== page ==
Advanced Search
MyIDEAS: Login to save this paper or follow this series

Technological interdependence between south american countries : a spatial panel data growth model

Contents:

Author Info

  • Carolina Guevara

    (GATE Lyon Saint-Etienne - Groupe d'analyse et de théorie économique - CNRS : UMR5824 - Université Lumière - Lyon II - École Normale Supérieure - Lyon)

  • Corinne Autant-Bernard

    (GATE Lyon Saint-Etienne - Groupe d'analyse et de théorie économique - CNRS : UMR5824 - Université Lumière - Lyon II - École Normale Supérieure - Lyon)

Registered author(s):

    Abstract

    This study examines how the dissemination of research and development (R&D) and technology affected economic performance in different South American countries from 1990 to 2010. The objective is to understand the relationship between countries in the process of international technology diffusion, i.e. measuring externalities and identifying the mechanisms through which technology is transferred. To answer these questions, we consider the Schumpeterian growth model proposed by Ertur and Koch (2011). This framework accounts for the interdependences between countries (resulting from R&D externalities) from both a theoretical and an empirical point of view. With this spatial panel model, we assess the extent to which one country's productivity affects the productivity of other countries in the region and test the effectiveness of R&D in terms of direct and indirect impact on the economy. Different specifications of the spatial weight matrix are considered in order to investigate the different mechanisms of technological diffusion. The originality of this study lies firstly through the use of R&D measures that allow different sources of funding to be distinguished. In particular, we can thus assess the role of R&D expenditure from national sources in comparison with R&D expenditure from foreign sources which, in the context of developing countries, is a key issue. In addition, we provide an assessment of the role of absorptive capacity in terms of research expenditure or investment in human capital on the productivity levels of countries in the region. The results suggest that of the various factors determining South America's economic performance, public sector funded R&D investments and, to a lesser extent, private sector funded R&D, have a positive impact on these countries' productivity. In contrast, however, foreign investment in research does not produce the expected benefits. We also observe that there are significant international spillovers from R&D activities. The ability to disseminate technologies and to take advantage of these international spillovers, however, differs from one country to another. Our estimates indicate that Brazil has positioned itself as the main actor in the region in terms of technological diffusion, while Bolivia is the country most likely to benefit from these spillover effects.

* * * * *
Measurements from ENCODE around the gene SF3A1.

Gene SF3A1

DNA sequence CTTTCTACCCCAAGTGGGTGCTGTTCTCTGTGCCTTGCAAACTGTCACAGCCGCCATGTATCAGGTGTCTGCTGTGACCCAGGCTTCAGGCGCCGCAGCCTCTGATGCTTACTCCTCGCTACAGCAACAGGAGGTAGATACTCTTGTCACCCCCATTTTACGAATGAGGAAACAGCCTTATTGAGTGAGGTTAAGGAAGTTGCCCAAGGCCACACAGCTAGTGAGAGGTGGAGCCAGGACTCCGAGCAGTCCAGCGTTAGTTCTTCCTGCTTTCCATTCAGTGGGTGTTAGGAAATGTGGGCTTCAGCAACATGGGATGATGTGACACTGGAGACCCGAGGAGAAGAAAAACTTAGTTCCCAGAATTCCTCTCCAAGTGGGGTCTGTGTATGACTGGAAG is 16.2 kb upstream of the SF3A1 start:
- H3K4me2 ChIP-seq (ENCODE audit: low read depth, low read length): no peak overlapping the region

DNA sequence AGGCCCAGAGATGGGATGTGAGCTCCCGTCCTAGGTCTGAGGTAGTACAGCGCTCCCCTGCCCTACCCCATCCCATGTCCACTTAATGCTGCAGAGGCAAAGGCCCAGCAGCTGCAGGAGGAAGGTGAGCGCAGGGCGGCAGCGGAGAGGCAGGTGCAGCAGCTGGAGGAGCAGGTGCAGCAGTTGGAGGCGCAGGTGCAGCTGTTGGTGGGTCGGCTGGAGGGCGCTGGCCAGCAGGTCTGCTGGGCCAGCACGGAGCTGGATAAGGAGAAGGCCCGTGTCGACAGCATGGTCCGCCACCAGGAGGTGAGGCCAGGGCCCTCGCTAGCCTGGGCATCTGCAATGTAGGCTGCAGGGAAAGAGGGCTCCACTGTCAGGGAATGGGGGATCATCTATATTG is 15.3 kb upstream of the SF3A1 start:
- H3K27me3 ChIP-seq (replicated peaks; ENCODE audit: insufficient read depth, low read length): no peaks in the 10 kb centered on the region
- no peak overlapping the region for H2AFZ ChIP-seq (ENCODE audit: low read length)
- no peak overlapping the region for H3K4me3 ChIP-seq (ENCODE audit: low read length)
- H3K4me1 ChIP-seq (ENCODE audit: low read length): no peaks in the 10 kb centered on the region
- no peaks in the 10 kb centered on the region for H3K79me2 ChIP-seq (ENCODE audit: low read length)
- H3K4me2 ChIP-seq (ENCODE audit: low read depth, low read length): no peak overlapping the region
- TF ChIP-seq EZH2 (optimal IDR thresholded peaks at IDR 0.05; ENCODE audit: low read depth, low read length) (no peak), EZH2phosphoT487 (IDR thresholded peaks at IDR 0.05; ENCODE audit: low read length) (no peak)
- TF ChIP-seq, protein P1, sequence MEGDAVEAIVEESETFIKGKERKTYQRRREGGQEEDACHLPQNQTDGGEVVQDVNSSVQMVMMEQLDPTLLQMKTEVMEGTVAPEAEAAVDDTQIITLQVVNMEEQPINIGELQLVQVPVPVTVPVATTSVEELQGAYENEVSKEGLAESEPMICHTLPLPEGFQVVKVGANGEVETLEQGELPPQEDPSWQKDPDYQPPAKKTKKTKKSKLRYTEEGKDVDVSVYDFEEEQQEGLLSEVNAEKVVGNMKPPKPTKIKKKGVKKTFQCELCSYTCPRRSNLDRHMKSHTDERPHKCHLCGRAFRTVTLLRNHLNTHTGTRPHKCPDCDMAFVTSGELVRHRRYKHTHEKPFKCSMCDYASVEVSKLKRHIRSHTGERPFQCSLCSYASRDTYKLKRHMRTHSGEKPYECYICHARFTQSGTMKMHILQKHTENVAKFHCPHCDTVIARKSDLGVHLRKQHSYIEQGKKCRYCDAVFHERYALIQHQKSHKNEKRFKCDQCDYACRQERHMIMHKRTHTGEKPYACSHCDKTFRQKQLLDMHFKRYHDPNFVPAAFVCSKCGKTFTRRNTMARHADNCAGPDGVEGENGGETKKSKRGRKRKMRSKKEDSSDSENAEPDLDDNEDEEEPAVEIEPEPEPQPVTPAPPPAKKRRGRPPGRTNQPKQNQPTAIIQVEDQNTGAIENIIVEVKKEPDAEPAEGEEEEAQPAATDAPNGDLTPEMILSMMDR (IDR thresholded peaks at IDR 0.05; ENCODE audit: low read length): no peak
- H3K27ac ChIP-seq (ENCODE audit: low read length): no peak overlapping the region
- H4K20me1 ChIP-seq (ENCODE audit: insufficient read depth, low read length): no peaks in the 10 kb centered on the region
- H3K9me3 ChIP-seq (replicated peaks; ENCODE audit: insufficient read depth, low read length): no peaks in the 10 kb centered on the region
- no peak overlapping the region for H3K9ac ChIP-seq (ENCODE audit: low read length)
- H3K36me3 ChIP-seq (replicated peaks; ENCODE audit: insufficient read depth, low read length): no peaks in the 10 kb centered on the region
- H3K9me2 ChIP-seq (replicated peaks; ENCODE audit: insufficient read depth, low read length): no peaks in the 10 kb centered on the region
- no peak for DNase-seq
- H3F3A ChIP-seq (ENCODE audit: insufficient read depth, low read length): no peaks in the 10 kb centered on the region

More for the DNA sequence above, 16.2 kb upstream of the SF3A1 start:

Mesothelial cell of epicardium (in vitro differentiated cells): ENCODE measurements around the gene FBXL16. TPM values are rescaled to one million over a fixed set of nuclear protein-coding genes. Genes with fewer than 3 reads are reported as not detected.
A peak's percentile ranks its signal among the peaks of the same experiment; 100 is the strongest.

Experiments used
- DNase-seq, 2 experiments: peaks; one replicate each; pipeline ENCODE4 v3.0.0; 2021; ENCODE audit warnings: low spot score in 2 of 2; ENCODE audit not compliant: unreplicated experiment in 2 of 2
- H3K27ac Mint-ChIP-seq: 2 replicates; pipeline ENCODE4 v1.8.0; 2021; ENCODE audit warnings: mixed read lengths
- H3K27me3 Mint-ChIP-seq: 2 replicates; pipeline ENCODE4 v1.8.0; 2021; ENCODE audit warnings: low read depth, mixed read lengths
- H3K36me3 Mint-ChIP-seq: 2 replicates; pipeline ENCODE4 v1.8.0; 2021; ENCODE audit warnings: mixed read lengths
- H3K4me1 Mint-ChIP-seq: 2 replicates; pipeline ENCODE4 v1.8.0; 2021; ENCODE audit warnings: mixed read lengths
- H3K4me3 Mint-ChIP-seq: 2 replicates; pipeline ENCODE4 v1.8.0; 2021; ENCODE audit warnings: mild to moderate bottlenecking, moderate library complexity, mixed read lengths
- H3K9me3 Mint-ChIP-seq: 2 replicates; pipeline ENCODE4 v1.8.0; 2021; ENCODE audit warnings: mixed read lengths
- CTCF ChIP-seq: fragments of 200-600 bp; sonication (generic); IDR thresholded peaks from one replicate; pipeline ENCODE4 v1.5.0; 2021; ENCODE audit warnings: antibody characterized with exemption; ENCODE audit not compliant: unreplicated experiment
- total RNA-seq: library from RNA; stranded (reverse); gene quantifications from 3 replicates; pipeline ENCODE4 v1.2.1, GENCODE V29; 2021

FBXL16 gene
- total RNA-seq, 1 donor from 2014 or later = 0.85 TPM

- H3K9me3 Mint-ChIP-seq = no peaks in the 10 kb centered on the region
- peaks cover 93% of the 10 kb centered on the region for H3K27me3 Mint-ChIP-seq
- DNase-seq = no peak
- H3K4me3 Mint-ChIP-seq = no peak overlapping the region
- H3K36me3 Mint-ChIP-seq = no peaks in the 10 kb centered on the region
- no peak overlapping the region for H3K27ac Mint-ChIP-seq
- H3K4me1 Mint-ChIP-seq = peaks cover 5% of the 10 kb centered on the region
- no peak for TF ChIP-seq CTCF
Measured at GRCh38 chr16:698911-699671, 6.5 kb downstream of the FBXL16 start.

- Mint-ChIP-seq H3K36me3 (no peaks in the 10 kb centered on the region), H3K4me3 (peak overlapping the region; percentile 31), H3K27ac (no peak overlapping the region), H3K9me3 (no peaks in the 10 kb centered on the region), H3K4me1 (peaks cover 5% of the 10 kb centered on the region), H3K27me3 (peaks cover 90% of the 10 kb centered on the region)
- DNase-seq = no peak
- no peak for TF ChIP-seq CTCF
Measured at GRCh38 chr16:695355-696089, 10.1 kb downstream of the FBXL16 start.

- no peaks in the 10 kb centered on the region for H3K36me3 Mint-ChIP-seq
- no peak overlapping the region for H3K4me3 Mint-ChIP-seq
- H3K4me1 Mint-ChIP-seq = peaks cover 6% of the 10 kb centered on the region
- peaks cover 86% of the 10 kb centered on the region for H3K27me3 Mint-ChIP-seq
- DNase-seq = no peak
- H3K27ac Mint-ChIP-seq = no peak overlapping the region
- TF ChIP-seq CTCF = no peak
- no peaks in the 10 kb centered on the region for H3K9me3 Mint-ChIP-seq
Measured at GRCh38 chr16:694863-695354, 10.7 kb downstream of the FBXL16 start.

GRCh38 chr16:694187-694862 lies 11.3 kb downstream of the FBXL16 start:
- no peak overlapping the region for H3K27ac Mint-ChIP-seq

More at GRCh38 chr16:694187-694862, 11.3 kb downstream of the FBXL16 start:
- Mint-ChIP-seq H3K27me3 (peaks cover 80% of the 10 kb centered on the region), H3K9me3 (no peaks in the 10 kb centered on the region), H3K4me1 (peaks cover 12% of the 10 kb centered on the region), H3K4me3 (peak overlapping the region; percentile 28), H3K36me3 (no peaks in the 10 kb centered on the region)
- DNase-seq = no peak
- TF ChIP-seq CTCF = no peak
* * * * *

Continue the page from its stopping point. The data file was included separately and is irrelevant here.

Download Info

    If you experience problems downloading a file, check if you have the proper application to view it first. In case of further problems read the IDEAS help page. Note that these files are not on the IDEAS site. Please be patient as the files may be large.
    File URL: http://halshs.archives-ouvertes.fr/docs/00/80/35/41/PDF/1313.pdf
    Download Restriction: no

    Bibliographic Info

    Paper provided by HAL in its series Working Papers with number halshs-00803541.

    as in new window
    Length:
    Date of creation: 22 Mar 2013
    Date of revision:
    Handle: RePEc:hal:wpaper:halshs-00803541

    Note: View the original document on HAL open archive server: http://halshs.archives-ouvertes.fr/halshs-00803541